New data shows that Shenzhen is the leading Chinese city using central bank digital currencies (CBDCs). The companies in the coastal cities are tilting toward CBDC to improve cross-border transactions by reducing costs and making transaction times faster.
A report from local news outlet 21Caijing pointed out that Shenzhen played a vital role in the recent mBridge (m-CBDC Bridge) pilot that featured the central banks of China, the United Arab Emirates (UAE), Thailand, and Hong Kong. By the end of the experiment, Shenzhen-based companies single-handedly accounted for $7.3 million in transaction volumes out of the $22 million made by the four participating countries.
Shenzhen Local Financial Supervision Bureau pointed out that the firms in the city used the mCBDC to facilitate import and export trade. As a coastal city with high volumes of commercial activity, Shenzhen recorded exports worth an impressive $302 million in 2022.
Given the integral position of Shenzhen in high-volume commerce, the People’s Bank of China (PBoC) chose it as one of the first cities that will participate in the testing of the digital yuan back in 2020. The PBoC notes that Shenzhen has been receptive to using the CBDC after approving its deployment in the transportation sector.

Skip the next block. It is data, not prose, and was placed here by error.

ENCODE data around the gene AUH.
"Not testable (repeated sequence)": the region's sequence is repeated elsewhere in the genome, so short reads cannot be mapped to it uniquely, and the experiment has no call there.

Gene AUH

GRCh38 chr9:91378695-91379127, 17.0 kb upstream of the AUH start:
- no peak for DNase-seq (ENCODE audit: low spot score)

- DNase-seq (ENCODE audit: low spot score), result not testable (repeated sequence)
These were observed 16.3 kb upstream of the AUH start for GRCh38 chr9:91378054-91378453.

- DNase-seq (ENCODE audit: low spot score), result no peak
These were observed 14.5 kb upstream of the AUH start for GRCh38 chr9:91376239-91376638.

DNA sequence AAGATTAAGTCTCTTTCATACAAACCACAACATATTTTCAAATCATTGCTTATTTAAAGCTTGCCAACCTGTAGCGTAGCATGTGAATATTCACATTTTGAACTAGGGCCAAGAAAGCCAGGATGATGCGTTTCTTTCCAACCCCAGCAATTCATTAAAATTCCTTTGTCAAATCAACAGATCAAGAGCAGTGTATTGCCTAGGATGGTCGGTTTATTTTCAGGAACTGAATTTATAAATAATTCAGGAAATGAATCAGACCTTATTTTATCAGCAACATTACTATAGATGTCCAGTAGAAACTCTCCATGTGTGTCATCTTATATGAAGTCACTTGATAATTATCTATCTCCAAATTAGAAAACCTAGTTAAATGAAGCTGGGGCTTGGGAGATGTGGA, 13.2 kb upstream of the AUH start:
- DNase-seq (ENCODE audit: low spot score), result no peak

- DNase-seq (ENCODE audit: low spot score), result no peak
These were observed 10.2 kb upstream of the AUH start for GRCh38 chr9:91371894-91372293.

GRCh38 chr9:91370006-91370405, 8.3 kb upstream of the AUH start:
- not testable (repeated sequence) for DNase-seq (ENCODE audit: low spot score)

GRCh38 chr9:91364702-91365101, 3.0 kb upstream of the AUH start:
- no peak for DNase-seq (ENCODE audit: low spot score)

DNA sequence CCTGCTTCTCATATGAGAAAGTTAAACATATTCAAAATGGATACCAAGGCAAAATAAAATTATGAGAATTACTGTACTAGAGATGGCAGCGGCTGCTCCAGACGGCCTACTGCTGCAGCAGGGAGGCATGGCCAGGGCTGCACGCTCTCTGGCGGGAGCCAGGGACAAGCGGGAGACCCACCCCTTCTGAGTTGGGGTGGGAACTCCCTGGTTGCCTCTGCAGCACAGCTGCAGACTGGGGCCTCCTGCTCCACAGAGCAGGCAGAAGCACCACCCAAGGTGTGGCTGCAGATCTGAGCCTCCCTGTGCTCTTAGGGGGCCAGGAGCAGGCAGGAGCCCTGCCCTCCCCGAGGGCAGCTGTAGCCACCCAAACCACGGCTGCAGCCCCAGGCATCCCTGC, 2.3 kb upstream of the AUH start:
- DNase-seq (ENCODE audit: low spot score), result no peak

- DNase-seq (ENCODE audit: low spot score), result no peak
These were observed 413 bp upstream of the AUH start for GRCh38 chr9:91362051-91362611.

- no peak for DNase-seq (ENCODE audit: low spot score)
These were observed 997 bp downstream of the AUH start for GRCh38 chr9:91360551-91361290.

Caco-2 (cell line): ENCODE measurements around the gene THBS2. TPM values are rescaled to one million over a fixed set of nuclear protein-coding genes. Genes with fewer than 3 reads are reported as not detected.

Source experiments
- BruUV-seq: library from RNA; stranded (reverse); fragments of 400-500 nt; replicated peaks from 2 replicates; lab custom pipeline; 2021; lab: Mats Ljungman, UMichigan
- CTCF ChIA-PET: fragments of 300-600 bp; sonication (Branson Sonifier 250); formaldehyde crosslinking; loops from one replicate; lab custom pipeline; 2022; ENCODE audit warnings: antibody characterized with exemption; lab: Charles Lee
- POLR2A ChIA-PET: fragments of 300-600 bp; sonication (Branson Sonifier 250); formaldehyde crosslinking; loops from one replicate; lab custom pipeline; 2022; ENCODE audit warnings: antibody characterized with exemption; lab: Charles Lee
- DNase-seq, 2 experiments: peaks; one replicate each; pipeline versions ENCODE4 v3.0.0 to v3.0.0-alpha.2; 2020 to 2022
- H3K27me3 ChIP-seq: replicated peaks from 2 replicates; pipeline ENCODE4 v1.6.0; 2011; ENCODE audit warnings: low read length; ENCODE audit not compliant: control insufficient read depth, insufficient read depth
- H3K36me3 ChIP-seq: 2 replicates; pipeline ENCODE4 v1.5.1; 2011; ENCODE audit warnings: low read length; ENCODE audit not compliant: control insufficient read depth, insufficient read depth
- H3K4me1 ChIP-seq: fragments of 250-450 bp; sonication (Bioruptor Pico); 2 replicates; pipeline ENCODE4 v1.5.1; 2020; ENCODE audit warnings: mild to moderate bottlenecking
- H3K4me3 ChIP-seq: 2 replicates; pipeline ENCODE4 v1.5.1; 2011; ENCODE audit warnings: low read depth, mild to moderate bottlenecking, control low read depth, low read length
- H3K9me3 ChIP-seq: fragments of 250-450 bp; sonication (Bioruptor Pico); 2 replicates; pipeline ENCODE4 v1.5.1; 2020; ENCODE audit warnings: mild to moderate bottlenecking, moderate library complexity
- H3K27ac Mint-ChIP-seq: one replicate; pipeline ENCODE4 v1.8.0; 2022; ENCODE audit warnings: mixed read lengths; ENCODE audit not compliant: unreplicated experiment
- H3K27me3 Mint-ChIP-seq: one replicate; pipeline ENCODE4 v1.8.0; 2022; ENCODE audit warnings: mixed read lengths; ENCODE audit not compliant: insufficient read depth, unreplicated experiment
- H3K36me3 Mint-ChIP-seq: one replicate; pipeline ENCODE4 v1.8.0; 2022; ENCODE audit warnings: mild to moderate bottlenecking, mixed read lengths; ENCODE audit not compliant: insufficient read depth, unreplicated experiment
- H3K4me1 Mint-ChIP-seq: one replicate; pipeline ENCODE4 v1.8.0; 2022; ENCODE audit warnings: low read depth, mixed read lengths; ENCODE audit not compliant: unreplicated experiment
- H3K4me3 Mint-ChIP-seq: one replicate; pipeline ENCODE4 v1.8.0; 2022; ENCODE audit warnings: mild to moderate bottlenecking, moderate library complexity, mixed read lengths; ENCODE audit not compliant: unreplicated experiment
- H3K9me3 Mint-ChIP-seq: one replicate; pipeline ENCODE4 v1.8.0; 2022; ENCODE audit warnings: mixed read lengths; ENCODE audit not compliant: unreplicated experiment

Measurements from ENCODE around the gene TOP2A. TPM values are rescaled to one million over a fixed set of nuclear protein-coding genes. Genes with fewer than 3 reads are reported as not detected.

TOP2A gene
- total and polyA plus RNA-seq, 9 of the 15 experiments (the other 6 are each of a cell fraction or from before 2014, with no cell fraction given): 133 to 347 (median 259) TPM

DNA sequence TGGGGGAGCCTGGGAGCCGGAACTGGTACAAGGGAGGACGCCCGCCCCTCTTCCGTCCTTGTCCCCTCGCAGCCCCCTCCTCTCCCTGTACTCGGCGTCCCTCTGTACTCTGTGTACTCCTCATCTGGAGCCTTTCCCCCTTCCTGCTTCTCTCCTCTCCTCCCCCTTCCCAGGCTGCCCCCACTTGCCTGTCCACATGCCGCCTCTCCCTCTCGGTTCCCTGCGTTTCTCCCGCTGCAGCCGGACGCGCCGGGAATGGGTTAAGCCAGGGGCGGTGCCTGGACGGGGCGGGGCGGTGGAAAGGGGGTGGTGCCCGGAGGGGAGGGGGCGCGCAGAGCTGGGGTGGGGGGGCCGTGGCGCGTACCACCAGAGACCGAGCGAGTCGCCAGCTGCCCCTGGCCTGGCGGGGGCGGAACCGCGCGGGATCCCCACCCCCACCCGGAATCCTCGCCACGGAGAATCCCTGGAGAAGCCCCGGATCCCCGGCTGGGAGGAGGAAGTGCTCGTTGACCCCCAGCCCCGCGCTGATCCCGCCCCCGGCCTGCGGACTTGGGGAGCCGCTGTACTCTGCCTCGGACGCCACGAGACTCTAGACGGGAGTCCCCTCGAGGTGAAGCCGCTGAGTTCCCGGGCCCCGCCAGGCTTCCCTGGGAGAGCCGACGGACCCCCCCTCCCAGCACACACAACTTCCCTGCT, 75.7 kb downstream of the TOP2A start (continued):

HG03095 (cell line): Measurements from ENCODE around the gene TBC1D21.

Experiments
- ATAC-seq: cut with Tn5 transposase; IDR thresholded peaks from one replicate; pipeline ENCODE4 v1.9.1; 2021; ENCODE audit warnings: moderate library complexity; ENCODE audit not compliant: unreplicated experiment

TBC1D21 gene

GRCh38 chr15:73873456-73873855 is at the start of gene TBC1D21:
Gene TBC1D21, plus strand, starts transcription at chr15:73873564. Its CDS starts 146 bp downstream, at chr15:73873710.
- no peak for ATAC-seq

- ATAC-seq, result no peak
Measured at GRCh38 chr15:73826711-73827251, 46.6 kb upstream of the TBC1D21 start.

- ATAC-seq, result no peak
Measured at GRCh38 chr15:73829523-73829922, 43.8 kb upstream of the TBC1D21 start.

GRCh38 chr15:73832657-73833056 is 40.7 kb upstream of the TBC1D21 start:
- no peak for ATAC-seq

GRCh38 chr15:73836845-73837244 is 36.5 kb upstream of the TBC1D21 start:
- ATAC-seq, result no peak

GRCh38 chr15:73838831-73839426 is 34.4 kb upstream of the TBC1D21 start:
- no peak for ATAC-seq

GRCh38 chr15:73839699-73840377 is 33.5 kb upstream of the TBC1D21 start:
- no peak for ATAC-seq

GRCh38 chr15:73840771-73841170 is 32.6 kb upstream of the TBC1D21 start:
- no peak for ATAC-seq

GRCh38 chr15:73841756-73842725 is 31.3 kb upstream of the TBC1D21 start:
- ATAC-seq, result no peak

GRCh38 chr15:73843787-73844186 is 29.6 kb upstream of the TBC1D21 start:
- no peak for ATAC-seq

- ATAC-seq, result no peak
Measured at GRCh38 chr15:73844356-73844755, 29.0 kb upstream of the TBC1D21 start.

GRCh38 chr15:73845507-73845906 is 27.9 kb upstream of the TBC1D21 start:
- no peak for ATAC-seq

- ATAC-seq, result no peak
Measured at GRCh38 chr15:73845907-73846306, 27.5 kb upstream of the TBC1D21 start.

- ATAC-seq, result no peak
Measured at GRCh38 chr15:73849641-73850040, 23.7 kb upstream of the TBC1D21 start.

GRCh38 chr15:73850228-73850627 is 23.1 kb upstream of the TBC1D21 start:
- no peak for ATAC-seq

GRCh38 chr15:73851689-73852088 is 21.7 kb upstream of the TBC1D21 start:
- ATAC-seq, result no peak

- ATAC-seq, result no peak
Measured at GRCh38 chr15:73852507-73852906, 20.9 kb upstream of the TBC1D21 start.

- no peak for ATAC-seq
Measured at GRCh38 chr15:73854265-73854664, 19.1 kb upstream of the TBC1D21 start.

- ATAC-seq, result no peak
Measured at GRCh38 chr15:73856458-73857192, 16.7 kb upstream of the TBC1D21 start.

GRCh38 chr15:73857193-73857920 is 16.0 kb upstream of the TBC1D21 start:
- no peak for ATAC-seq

A spokesperson at the Local Financial Bureau pointed out that the city “will give full play to its role as a cross-border payment center and actively expand the participation of local enterprises in the currency bridge project.”
CBDCs have been touted as a viable alternative to virtual currencies and stablecoins, often criticized for their fluctuating value and susceptibility to scams. While CBDCs have the cloak of legality and the backing of central banks, it has been subjected to backlash over privacy concerns and how to apply it multilaterally across several jurisdictions.
The push for collaborative CBDCs
Several tests have been carried out to test the efficacy of CBDCs in improving the state of cross-border payments. The Bank for International Settlements (BIS) leads the experiments with a number of trials under its belt.
Top of the list is the recently concluded mCBDC pilot it carried out in conjunction with financial institutions from China, the UAE, Thailand, and Hong Kong. The experiment, which ran for a month, saw the participants explore the technology stack of the proposed CBDC and cross-pollinated ideas over legal issues that entities can face utilizing the novel technology.
A similar trial has been proposed to feature the central banks in Sweden, Norway, and Israel to explore the use of CBDC in “international retail and remittance payment.” Titled Project Icebreaker, the results from the trial are expected in the first quarter of 2023, with the BIS lining up more trials.
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